I've heard people complain about high school math. “I’ll never use any of that stuff,” they whine (and re-assert as adults). “Who needs to know trigonometry? Or algebra? There are no Xs and Ys or adjacent angles in the real world.” I never complained about high school math. I liked high school math and have even used much of what I learned before I took Math 1.

But winding numbers? No. I could not foresee a use for them when I was a freshman and I was right.

And I wasn’t even alone on that one. Someone—Terry Sheehan, perhaps, a freshman from Chicago who wore a cowboy hat and had the great good sense to drop out by the end of his sophomore year—stuck up his hand in lecture and asked, “What’s the winding number of a buttfuck?” He said it with the perfect aplomb of someone who was passing the class.

“Ha-ha!” responded the class.

“Ha-ha!” I laughed too, although I did not have the luxury of perfect aplomb.

“Just think of winding numbers as an infinite screw!” my TA Henry said in section. He said it earnestly, by way of explanation, but then realized that without much effort, he’d made a little joke.

“Ha-ha!” went the rest of my section, albeit a little less heartily than they’d laughed at Terry’s outburst. Henry would burst out crying on occasion, so it seemed best to laugh at his jokes.

An infinite screw. Right. I knew that if I’d understood winding numbers, I’d know why Henry thought he’d come up with a perfect joke.

The professors—two of them taught the class—were remote figures, flesh obelisks, one squat, and one tall, scrawling integral signs and Greek letters on the board. An infinite screw. The winding number of a buttfuck.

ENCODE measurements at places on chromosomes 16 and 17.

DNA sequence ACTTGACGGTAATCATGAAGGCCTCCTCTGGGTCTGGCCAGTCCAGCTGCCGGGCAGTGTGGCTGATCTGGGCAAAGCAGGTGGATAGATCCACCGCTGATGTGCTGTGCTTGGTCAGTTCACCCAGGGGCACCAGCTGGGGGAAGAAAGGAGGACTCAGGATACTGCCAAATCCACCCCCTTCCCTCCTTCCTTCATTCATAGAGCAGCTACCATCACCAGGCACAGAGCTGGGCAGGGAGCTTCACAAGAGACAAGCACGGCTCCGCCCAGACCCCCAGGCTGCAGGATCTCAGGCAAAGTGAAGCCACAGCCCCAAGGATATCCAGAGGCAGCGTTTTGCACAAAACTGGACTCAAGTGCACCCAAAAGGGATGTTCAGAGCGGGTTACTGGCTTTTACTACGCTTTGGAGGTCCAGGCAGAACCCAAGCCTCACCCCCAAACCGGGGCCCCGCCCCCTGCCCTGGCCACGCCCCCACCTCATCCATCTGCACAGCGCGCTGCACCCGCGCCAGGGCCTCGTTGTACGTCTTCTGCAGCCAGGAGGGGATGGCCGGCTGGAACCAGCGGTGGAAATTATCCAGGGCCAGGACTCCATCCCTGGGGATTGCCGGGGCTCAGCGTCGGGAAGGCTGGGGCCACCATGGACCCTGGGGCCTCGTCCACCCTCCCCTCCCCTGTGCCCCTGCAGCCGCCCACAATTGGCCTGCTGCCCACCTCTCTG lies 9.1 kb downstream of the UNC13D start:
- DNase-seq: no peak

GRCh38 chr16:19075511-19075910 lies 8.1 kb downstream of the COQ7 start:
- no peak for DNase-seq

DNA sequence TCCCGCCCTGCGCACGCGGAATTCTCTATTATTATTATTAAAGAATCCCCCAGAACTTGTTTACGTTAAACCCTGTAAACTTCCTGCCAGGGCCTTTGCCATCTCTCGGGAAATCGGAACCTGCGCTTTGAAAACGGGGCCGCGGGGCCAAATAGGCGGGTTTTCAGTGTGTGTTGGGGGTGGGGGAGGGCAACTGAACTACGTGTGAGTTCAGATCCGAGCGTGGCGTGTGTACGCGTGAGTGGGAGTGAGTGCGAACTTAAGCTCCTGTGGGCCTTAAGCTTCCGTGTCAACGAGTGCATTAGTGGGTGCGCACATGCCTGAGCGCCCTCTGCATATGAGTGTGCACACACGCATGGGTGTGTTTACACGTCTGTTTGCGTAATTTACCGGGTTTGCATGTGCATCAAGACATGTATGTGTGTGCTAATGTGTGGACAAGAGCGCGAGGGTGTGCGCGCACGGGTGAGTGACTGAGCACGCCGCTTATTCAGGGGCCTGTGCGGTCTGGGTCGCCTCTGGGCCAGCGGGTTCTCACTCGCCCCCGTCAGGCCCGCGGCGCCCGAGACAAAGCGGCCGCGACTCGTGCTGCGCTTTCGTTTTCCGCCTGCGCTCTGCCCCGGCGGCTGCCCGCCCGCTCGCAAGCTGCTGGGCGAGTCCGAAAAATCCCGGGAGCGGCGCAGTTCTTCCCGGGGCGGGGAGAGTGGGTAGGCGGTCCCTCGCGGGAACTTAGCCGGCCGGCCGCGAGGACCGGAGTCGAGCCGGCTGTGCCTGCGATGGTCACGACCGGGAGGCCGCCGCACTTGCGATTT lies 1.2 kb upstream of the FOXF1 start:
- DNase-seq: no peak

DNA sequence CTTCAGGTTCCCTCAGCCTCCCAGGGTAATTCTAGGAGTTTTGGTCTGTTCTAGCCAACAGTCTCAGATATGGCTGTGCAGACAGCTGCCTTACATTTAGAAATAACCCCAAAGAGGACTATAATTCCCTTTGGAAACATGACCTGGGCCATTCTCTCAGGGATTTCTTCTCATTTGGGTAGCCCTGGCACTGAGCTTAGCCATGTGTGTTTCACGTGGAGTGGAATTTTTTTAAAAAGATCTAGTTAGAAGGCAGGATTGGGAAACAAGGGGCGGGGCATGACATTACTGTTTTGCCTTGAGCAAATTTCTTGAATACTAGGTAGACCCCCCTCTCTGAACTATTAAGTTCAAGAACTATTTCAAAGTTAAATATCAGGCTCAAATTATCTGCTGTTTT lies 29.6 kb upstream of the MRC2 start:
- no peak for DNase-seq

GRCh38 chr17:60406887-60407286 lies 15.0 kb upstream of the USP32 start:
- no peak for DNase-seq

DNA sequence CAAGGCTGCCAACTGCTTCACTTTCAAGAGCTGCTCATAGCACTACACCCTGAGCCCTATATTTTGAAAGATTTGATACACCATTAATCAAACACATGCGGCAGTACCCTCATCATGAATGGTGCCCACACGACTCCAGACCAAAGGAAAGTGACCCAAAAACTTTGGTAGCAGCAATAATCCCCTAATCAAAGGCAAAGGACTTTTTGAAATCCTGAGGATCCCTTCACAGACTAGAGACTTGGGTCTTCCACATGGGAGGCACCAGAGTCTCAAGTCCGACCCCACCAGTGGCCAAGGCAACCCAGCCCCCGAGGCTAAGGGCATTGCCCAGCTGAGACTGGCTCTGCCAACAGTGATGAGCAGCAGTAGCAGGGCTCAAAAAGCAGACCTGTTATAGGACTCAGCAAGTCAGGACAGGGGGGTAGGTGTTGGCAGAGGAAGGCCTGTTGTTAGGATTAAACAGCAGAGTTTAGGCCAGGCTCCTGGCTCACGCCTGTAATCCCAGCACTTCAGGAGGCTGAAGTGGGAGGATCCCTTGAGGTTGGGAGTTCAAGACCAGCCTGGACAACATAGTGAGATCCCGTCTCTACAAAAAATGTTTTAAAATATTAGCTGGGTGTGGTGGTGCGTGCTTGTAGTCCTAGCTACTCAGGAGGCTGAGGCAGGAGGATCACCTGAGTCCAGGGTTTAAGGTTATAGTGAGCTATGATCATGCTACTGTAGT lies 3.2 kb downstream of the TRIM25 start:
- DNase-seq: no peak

I couldn’t do the problem sets. I’d look at them and draw a complete blank. I’d scrawl page after page of meaningless symbols in the hope of gathering enough partial credit to pass the class. At worst, I’d learn the Greek alphabet.

Finally, about six weeks into the term, I gave up. I’d ask for help; that's what I would do. That’s what office hours were for. For help. Knowing the Greek alphabet probably wasn’t going to be enough.

I trudged up the stairs of the Sloan Laboratory of Mathematics so I could talk to the squatter, more fatherly-looking of the two professorial obelisks during his office hours. I explained to him that I hadn’t understood much of the past few lectures.

Another lie. That implied I’d understood some portion of the last few lectures when in fact I’d simply taken notes as fast as I could—there was no real textbook for the class, just Xeroxed pages of an incomprehensible book the two profs were writing—and I’d understood NONE of the past few lectures.

Sometimes I even stopped taking notes and instead drew cartoons of the squat professorial obelisk and tall professorial obelisk. In my cartoons, they had visible nose hairs. The squat one I made squatter and more walrus-y; the tall one was more like a bowling pin. A bowling pin with a crewcut. But even this didn't make me feel better.

And now I was standing in front of the squat professor in his honest-to-god professorial office. He was not a cartoon; he was much bigger than he looked from the very back row of the lecture hall.

In an out-of-body moment, I could hear myself asking him a question.

It was as if I were in a foreign country and had just summoned the temerity to order TWO broiled tractors from a street food vendor. I’ll have TWO broiled tractors. TWO BROILED TRACTORS. Por favor. On toast.

“Are you sure you’re in the right place?” the squatter math professor asked me without even the slightest hint of compassion in his voice. We’d reached the end of our conversation. I understood even less than when I'd walked in. “Maybe you should be a housewife,” he added. “Maybe that would be better for you.”